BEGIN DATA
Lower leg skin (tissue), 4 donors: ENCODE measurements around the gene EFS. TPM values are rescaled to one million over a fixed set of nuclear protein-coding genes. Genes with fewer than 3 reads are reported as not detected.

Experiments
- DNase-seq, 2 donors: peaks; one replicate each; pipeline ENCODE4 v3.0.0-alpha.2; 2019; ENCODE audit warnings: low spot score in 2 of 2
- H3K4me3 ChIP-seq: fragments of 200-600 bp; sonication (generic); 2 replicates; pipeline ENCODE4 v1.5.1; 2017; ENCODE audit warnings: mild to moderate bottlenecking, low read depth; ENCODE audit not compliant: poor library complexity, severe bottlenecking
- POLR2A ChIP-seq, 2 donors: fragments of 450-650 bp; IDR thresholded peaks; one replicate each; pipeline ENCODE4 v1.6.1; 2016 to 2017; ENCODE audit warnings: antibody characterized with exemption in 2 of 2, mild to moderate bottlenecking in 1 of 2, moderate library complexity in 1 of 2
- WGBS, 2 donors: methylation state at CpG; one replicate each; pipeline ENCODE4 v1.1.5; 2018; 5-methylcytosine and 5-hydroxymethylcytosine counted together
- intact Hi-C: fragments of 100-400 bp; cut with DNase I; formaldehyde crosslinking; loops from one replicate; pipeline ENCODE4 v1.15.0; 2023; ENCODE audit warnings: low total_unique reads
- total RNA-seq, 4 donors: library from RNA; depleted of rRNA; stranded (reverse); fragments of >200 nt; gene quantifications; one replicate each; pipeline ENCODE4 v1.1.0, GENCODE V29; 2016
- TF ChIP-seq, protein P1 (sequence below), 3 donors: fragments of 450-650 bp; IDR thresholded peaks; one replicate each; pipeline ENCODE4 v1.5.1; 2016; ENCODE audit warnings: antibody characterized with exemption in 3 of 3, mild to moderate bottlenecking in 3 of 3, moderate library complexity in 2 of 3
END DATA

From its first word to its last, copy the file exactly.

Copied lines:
Lower leg skin (tissue), 4 donors: ENCODE measurements around the gene EFS. TPM values are rescaled to one million over a fixed set of nuclear protein-coding genes. Genes with fewer than 3 reads are reported as not detected.

Experiments
- DNase-seq, 2 donors: peaks; one replicate each; pipeline ENCODE4 v3.0.0-alpha.2; 2019; ENCODE audit warnings: low spot score in 2 of 2
- H3K4me3 ChIP-seq: fragments of 200-600 bp; sonication (generic); 2 replicates; pipeline ENCODE4 v1.5.1; 2017; ENCODE audit warnings: mild to moderate bottlenecking, low read depth; ENCODE audit not compliant: poor library complexity, severe bottlenecking
- POLR2A ChIP-seq, 2 donors: fragments of 450-650 bp; IDR thresholded peaks; one replicate each; pipeline ENCODE4 v1.6.1; 2016 to 2017; ENCODE audit warnings: antibody characterized with exemption in 2 of 2, mild to moderate bottlenecking in 1 of 2, moderate library complexity in 1 of 2
- WGBS, 2 donors: methylation state at CpG; one replicate each; pipeline ENCODE4 v1.1.5; 2018; 5-methylcytosine and 5-hydroxymethylcytosine counted together
- intact Hi-C: fragments of 100-400 bp; cut with DNase I; formaldehyde crosslinking; loops from one replicate; pipeline ENCODE4 v1.15.0; 2023; ENCODE audit warnings: low total_unique reads
- total RNA-seq, 4 donors: library from RNA; depleted of rRNA; stranded (reverse); fragments of >200 nt; gene quantifications; one replicate each; pipeline ENCODE4 v1.1.0, GENCODE V29; 2016
- TF ChIP-seq, protein P1 (sequence below), 3 donors: fragments of 450-650 bp; IDR thresholded peaks; one replicate each; pipeline ENCODE4 v1.5.1; 2016; ENCODE audit warnings: antibody characterized with exemption in 3 of 3, mild to moderate bottlenecking in 3 of 3, moderate library complexity in 2 of 3